While you may be under the assumption that the data you store in Office 365 is completely protected – it’s not. There are actually quite a few threats to your data. “Like what?” you ask….read on to learn how security breaches and migration errors can wreak havoc on your Office 365 data.
Security Breach + Office 365
Let’s start from the beginning: what’s a security breach?
A security breach occurs anytime an unwanted person gains access to your Office 365 account.
There are two kinds of security breaches: a “hard” breach and a “soft” breach. A hard breach occurs when the software itself is compromised. In other words, hackers have found a way to get around your defenses and get at your data. A soft breach occurs when an attacker tricks one of your users into granting him “legitimate” access to your Office 365 domain. These techniques are known as social engineering, where the attack focuses on people rather than technology.
Why Office 365 can’t stop every security breach
When it comes to hard breaches, Office 365 has so far been very successful. Unfortunately, there are no real software defenses against soft breaches. It doesn’t matter how sturdy the lock is if you give a burglar the key, and soft breaches are always about convincing you to let attackers in so that they don’t have to deal with Microsoft’s highly effective security measures.
What security breaches can cost you
If a hacker obtains an account password, he or she can effectively corrupt or delete all the data in that account. Depending on what they are able to access, the damage to your business could be minor….or huge.
How to defend against security breaches
The best bang for your buck in preventing security breaches is actually training your Office 365 users on security best practices. Being with password policies. Simple things like “don’t tell anyone your password, ever” and “check the web address of any page that asks you to log in” can stop the vast majority of social engineering attacks.
Beyond bringing your staff up to speed on good Internet safety habits, implementing Office 365 security best practices is a pretty good idea. Office 365 administrators should have backup email accounts and phone numbers in case their primary account gets locked out or compromised.
Migration Errors + Office 365
What are migration errors?
A common scenario for Office 365 users is to move content into the platform from older on-premises versions of Exchange and SharePoint, from file shares or line of business (LOB) applications, or from competing collaborative platforms. Sometimes these moves or migrations are performed with the help of third-party solutions or manually on their own. As part of this migration activity, data can be mislabeled or misplaced, resulting in lost productivity or improper handling of important information assets. Unfortunately, sometimes these applications are configured incorrectly or aren’t employed according to the developer’s directions.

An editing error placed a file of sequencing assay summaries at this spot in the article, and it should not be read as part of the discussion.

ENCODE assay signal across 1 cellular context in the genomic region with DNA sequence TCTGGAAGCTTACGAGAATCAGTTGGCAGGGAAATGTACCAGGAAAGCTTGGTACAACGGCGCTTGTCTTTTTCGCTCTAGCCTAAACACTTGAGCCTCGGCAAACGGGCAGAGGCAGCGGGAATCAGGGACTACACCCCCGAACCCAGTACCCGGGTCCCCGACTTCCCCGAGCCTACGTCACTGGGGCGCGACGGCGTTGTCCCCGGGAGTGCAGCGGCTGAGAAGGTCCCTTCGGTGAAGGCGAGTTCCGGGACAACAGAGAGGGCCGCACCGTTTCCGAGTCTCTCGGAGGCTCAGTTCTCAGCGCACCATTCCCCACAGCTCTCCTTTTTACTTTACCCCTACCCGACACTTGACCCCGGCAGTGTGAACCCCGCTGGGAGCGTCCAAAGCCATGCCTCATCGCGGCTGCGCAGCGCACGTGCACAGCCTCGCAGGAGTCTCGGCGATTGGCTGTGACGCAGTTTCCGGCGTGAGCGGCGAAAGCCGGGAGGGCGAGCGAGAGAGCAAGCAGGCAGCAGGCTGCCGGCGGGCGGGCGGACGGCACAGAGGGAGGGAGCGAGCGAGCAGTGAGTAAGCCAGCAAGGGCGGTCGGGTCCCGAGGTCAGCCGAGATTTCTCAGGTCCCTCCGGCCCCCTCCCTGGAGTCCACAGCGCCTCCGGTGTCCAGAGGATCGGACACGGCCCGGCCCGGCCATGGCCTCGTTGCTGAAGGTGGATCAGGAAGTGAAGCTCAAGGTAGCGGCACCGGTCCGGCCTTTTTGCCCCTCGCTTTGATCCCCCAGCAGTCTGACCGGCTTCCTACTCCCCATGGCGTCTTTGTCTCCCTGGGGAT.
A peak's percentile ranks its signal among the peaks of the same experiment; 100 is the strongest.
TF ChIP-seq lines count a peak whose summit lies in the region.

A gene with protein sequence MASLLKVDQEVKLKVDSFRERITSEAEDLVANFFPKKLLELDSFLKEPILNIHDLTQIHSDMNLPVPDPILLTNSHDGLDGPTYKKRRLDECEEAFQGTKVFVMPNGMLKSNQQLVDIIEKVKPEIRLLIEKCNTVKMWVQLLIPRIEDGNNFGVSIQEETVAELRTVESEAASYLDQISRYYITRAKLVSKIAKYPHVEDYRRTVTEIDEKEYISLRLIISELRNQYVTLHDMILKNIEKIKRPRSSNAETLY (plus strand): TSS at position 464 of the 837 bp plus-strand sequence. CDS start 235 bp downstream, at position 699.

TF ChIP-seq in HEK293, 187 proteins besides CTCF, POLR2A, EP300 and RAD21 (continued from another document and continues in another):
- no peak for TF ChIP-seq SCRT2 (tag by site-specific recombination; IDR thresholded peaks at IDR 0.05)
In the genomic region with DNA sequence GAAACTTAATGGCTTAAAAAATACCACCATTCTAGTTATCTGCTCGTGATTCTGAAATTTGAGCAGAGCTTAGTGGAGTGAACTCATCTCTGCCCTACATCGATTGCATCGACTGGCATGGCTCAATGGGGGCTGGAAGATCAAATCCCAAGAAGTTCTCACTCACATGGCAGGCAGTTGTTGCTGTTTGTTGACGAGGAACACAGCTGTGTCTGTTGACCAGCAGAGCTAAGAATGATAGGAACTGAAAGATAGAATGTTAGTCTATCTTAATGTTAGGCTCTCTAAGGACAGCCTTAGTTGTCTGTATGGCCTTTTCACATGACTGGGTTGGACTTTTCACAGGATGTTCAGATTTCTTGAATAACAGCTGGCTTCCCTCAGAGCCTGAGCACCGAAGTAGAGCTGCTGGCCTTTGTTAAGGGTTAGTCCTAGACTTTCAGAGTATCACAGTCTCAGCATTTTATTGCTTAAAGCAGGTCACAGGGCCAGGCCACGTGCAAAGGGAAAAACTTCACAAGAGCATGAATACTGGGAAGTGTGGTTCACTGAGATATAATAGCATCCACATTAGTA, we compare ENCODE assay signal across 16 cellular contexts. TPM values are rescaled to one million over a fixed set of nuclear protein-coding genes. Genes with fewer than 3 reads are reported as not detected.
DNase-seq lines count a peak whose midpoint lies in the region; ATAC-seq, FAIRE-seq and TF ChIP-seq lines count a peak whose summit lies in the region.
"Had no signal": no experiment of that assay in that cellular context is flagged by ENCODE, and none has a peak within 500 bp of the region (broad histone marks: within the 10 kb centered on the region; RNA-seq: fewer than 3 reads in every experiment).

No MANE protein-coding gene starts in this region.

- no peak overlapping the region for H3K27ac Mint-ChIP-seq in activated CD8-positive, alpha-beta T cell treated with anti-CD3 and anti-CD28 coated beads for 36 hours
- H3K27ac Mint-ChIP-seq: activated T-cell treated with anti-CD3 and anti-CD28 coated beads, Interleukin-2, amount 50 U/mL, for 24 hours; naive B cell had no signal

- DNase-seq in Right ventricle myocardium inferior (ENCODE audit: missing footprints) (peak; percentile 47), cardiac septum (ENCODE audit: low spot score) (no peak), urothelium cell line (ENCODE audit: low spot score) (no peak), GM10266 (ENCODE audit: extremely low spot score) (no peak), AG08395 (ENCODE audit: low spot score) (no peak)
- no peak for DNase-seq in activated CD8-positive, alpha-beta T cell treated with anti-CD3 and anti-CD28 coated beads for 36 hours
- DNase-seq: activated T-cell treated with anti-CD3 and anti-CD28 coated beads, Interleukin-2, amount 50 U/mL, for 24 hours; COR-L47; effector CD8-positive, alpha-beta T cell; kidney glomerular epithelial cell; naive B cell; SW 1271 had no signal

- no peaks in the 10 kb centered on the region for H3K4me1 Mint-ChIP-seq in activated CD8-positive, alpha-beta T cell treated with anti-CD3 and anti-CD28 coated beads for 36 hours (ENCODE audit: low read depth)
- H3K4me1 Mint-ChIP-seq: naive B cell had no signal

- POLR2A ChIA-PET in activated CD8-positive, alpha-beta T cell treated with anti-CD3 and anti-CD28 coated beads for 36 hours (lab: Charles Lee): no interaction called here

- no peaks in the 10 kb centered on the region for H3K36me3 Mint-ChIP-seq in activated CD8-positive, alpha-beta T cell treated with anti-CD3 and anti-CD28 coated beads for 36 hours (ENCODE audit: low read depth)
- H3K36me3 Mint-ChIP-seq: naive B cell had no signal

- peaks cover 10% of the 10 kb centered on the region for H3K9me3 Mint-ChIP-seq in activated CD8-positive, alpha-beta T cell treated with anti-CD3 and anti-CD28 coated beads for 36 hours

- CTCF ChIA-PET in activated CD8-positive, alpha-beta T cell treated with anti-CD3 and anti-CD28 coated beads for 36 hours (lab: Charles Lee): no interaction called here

When you use third-party solutions in conjunction with your Office 365 environment, you grant those applications a specific set of permissions. If an email migration solution can provision and add content to your Office 365 account, it can also delete those accounts – or populate them with the wrong data. The same problems can happen to solutions that support SharePoint Online, OneDrive for Business, or the Office suite of tools.
Why Office 365 can’t stop migration errors
Just as Microsoft can’t tell good commands from bad ones when they come from individual users, Office 365 is blind to correct and incorrect instructions from third-party solutions. For all Office 365 knows, you actually want your migration tools to overwrite all of your existing data and start fresh… Only you know the difference.
Migration errors are amongst the most dangerous threats to Office 365 data because third-party solutions can touch an entire service or an entire domain. While most migration solutions handle just part of your overall move to Office 365, all of them can affect enough of your critical business information to do serious damage not just to Office 365, but to your entire business.
How to defend against migration errors
The best defense is to have a plan – which begins with an understanding of what it is you’re planning to move, who owns it, how it should be handled, and where it should all go. The Office 365 community has plenty of information on how to plan for a successful migration to the cloud. Of course, a secure, independent backup of your data is strongly recommended, and will allow you to start over should a malfunctioning third-party solution. Consider a cloud-to-cloud backup solution to help ensure you have a second copy of your data should a migration error ever occur.
(It should be pointed out that third-party backups are, by definition, third-party solutions – and most of them require the same read/write permissions that make other solutions dangerous.)